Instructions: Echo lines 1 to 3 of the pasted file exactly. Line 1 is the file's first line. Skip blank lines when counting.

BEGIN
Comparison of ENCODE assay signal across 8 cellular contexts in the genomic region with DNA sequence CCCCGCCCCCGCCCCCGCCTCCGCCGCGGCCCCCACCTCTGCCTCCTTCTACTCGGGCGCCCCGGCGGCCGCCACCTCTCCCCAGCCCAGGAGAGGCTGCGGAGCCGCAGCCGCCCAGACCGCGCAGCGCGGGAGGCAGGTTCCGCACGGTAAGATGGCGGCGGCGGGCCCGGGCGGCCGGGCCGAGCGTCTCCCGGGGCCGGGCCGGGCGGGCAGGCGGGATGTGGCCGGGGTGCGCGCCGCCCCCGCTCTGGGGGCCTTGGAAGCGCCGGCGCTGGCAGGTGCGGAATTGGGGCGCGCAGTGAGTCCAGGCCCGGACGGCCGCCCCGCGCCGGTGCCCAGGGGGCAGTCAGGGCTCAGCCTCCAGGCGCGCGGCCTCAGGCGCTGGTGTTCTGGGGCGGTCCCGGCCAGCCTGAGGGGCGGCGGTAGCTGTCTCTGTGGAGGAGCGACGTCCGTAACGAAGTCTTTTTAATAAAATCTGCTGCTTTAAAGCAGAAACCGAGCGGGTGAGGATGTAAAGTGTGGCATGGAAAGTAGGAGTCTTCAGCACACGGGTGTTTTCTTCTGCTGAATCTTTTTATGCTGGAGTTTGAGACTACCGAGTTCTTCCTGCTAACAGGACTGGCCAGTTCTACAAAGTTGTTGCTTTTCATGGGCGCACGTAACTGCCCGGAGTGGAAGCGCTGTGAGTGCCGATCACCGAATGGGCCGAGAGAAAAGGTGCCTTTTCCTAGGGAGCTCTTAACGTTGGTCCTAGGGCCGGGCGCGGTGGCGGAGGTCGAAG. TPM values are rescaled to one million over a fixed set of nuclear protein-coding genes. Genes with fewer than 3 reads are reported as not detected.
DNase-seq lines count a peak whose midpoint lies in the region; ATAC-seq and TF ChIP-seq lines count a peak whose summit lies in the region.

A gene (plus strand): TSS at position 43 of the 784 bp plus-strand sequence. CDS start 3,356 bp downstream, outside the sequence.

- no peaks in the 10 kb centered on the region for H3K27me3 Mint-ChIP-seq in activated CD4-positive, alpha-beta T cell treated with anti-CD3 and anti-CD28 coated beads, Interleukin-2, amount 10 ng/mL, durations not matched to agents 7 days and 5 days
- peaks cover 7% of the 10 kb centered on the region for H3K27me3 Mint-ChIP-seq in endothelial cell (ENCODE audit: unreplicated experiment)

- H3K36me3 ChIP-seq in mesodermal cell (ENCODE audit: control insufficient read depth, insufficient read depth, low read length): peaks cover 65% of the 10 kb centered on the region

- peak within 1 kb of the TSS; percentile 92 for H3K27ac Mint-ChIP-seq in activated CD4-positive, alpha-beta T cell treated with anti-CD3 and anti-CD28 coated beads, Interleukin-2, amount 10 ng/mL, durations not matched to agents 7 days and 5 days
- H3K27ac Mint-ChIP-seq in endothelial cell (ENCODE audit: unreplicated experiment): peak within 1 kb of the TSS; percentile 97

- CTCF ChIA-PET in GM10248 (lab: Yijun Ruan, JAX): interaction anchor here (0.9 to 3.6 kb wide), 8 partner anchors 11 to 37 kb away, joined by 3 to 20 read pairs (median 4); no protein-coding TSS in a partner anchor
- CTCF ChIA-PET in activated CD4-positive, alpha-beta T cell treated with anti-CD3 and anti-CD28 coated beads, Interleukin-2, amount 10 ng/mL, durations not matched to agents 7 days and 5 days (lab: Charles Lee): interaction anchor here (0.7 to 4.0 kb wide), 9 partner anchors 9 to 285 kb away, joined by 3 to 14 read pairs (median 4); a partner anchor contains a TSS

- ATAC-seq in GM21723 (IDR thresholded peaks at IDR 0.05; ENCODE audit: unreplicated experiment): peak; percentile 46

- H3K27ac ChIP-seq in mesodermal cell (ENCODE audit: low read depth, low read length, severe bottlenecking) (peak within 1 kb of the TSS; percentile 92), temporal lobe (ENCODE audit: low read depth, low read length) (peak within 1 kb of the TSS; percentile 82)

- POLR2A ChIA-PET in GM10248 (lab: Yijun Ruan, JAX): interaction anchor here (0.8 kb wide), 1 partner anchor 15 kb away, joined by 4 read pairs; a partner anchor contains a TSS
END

Comparison of ENCODE assay signal across 8 cellular contexts in the genomic region with DNA sequence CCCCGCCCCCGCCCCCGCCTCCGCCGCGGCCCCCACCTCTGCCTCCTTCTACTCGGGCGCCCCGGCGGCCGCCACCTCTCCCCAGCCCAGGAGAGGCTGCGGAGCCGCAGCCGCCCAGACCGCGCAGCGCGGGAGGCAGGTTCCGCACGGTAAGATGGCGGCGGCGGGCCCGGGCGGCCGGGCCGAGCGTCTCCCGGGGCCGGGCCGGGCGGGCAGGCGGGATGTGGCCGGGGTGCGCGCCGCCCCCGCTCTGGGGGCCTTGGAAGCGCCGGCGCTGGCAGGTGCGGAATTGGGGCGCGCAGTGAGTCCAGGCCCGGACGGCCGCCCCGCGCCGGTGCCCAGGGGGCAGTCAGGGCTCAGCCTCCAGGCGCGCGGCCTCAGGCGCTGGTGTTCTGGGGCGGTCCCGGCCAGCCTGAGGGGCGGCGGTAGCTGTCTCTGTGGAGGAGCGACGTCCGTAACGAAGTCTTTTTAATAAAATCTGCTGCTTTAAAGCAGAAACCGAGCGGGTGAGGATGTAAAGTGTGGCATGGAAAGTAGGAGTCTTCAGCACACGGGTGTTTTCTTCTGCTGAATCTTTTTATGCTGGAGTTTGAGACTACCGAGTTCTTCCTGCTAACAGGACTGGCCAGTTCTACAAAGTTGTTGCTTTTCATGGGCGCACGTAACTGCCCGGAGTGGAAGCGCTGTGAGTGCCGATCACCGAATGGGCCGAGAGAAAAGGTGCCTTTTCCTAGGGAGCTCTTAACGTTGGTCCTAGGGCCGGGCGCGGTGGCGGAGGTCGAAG. TPM values are rescaled to one million over a fixed set of nuclear protein-coding genes. Genes with fewer than 3 reads are reported as not detected.
DNase-seq lines count a peak whose midpoint lies in the region; ATAC-seq and TF ChIP-seq lines count a peak whose summit lies in the region.

A gene (plus strand): TSS at position 43 of the 784 bp plus-strand sequence. CDS start 3,356 bp downstream, outside the sequence.